Candice Stewart Interview on WWLTV in New Orleans
|Candice Stewart interview on New Orleans' WWLTV|
WWLTV: It was an honor for you to be selected for the show, wasn't it?
Candice Stewart: "Yes, I think it's amazing. I wanna say - oh, I don't even know the number - but I wanna say something like 60,000 people try out each year to be on Big Brother."
WWLTV: So you went in with the idea, 'Hey, I can maybe take the whole thing and win this'?
Candice Stewart: "You know what, I went in with absolutely no expectations. I just knew that I was going to be myself, and I was gonna play a good game, and hopefully I was gonna come out with the $500,000."
WWLTV: But did you ever think it would get as snippy as it did as you went down the road?
Candice Stewart: "I never expected that. I didn't have any expectations, and I definitely didn't expect for the game to get really personal. I mean, it's a game, but unfortunately for me it did."
WWLTV: And because you were all sequestered, you're kept away from ... there's no web, there's no contact with family, friends, it's just the group in the house, that's it!
Candice Stewart: "Yep! That's all! There were 16 of us, one person leaves every week. And I mean, basically they're your family for 90-days. That's how long I was sequestered for, 90-days. Away from internet, phone, my family, good food..."
WWLTV: Your Big Brother family started to getting very, well, a lot of in-fighting, and especially among the women.
Candice Stewart: "Yeah, unfortunately it's common for women to beat each other down and I'm not that type of a person. I believe in women empowerment but inside the house when you're competing for money and there's women of all different age ranges and maturity, unfortunately that happened."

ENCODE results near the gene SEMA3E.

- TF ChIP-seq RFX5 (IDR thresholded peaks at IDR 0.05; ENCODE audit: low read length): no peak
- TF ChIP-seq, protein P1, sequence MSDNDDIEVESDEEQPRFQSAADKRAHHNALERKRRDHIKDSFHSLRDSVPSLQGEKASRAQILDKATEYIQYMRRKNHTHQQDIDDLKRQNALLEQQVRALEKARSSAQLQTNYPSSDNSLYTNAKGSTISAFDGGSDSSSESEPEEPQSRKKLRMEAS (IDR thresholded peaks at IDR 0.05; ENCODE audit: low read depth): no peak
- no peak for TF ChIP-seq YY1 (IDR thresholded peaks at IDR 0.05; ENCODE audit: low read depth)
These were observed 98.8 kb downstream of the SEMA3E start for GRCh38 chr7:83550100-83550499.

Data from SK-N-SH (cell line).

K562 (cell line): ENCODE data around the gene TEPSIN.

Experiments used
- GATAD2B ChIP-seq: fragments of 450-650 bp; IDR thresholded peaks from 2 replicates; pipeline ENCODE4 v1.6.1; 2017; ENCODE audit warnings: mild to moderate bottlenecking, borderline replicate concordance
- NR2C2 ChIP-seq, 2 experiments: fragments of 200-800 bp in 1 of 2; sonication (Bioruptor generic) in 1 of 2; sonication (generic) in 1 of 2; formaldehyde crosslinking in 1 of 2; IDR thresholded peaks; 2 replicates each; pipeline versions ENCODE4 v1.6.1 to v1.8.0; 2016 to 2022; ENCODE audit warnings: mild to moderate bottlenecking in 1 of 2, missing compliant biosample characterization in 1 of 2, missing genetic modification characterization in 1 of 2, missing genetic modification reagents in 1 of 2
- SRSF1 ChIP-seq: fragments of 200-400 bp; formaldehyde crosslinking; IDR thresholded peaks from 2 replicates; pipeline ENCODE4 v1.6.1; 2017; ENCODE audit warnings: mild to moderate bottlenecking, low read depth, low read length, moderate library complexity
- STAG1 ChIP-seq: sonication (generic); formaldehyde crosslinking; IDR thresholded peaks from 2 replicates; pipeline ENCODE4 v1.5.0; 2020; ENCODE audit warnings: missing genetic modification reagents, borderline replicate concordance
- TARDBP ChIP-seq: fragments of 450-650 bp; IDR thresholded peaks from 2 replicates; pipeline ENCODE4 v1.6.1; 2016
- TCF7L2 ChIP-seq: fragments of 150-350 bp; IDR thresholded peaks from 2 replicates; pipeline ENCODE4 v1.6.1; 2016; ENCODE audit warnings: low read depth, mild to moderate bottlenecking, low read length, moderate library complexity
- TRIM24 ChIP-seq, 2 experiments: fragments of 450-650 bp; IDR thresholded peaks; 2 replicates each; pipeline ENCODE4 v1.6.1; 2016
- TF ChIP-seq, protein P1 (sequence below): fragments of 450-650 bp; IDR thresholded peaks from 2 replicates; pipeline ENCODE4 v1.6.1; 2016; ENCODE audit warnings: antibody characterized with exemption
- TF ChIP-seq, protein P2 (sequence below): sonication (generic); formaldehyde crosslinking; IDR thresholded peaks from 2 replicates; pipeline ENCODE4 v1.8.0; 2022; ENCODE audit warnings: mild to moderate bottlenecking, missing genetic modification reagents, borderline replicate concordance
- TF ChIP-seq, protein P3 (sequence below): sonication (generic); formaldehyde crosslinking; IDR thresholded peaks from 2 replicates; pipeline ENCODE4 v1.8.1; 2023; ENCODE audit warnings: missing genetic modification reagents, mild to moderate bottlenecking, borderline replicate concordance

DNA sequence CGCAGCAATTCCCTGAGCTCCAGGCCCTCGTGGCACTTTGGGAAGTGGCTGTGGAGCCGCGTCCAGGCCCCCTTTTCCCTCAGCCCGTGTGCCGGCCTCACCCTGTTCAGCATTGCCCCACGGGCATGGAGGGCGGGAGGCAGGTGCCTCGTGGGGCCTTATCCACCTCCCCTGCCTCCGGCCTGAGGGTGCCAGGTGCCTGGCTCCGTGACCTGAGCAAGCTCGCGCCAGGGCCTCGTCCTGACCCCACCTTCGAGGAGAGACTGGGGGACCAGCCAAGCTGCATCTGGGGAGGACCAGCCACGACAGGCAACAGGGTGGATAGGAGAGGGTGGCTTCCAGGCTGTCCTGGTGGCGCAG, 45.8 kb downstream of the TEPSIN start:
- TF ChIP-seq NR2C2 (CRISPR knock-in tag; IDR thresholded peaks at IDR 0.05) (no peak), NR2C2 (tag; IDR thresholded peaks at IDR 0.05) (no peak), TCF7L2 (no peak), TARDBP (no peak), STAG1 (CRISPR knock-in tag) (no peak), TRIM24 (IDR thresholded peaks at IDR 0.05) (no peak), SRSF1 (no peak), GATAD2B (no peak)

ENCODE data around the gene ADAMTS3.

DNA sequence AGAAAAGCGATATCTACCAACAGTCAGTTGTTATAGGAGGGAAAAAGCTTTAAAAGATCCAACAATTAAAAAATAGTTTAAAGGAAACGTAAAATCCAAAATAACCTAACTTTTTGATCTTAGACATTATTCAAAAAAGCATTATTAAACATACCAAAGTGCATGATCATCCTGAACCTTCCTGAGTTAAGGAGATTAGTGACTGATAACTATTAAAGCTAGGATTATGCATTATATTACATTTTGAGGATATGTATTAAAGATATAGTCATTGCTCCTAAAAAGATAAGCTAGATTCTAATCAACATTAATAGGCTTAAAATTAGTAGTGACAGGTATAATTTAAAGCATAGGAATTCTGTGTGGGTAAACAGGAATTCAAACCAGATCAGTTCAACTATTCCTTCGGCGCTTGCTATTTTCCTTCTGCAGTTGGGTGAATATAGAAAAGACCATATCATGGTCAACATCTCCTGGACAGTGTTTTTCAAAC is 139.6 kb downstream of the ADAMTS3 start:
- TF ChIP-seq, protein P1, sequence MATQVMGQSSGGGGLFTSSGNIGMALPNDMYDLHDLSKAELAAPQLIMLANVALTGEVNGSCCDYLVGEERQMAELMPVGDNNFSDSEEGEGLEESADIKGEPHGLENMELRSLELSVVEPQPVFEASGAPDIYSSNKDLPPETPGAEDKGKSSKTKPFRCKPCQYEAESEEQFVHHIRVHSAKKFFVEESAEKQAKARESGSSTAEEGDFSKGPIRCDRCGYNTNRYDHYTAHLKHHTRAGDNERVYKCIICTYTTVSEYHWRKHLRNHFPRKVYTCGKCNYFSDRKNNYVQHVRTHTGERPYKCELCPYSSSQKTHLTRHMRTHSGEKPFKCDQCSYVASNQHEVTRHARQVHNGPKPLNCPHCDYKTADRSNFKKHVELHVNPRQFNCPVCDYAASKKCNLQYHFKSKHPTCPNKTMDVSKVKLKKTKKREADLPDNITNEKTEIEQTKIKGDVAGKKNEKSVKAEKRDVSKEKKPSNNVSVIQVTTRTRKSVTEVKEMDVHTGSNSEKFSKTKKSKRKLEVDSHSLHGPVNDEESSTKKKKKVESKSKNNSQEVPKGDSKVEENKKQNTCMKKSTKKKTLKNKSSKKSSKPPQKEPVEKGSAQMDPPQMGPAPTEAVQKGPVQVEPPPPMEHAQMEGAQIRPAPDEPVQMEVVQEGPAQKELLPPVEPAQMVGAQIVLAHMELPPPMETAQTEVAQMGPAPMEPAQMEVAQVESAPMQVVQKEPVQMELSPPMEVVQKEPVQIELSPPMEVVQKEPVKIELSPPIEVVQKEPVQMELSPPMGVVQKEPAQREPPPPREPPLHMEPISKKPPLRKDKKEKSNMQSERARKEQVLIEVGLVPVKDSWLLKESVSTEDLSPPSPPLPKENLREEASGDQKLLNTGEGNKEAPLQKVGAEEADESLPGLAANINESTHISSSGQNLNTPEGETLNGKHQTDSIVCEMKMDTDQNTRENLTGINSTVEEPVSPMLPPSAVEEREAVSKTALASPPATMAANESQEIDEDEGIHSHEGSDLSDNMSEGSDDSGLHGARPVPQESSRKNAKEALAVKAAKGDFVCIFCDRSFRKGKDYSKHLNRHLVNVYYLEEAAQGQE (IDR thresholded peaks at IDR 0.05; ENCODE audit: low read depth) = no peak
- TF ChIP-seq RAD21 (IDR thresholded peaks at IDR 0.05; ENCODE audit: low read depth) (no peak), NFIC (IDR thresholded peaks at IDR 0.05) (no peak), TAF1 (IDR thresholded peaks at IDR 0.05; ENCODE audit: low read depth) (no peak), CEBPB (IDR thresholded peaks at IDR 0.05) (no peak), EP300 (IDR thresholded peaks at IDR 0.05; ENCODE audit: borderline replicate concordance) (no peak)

WWLTV: A lot of your personal life just got into this ... you were adopted by your parents, you lived in Metairie your whole life, your birth mom was white, your father, African-American, and all of a sudden that became a factor on the show.
Candice Stewart: "Yeah, that was even thrown out there, I mean the fact that I was given up at birth and you know, adopted, that was thrown out there..."
WWLTV: So other people were saying that behind your back, right?
Candice Stewart: "Well no, actually, it was said to my face. Yeah, it was said to my face, but you know, I know my story and I have two beautiful mothers and I have a great story. I know who I am so it didn't really bother me that much."
WWLTV: You also said there was some stereotyping too, that got kind of racial.
Candice Stewart: "Yes. This season was full of, you know, everyone wants to say people on the show were 'racist.' I believe more like you said, stereotypical comments that were thrown out, and unfortunately it's really sad that we still have that prevalent in our society today."
WWLTV: And the people who said the comments to you, what's happened to them since?
Candice Stewart: "Um, you know, most of them lost their jobs. I guess that's a testament to how serious of an issue it is. I mean if you offend humankind, then, you know, there's consequences. You're on a television show where you're filmed 24/7, and unfortunately you really have to watch what you say."
WWLTV: Are you glad you did it, or is there just too much publicity?
Candice Stewart: "I'm very happy that I did it. I feel as though it was a great lesson for me. I learned a lot about people, I learned a lot about myself. The game itself is fun. I love Big Brother. It's basically a psychological experiment."
WWLTV: Would you do it again?
Candice Stewart: "You know what, I would! If they invited me back for All-Stars, I would. I would have a totally different game plan and strategy, and hopefully I would be playing the game with mature people."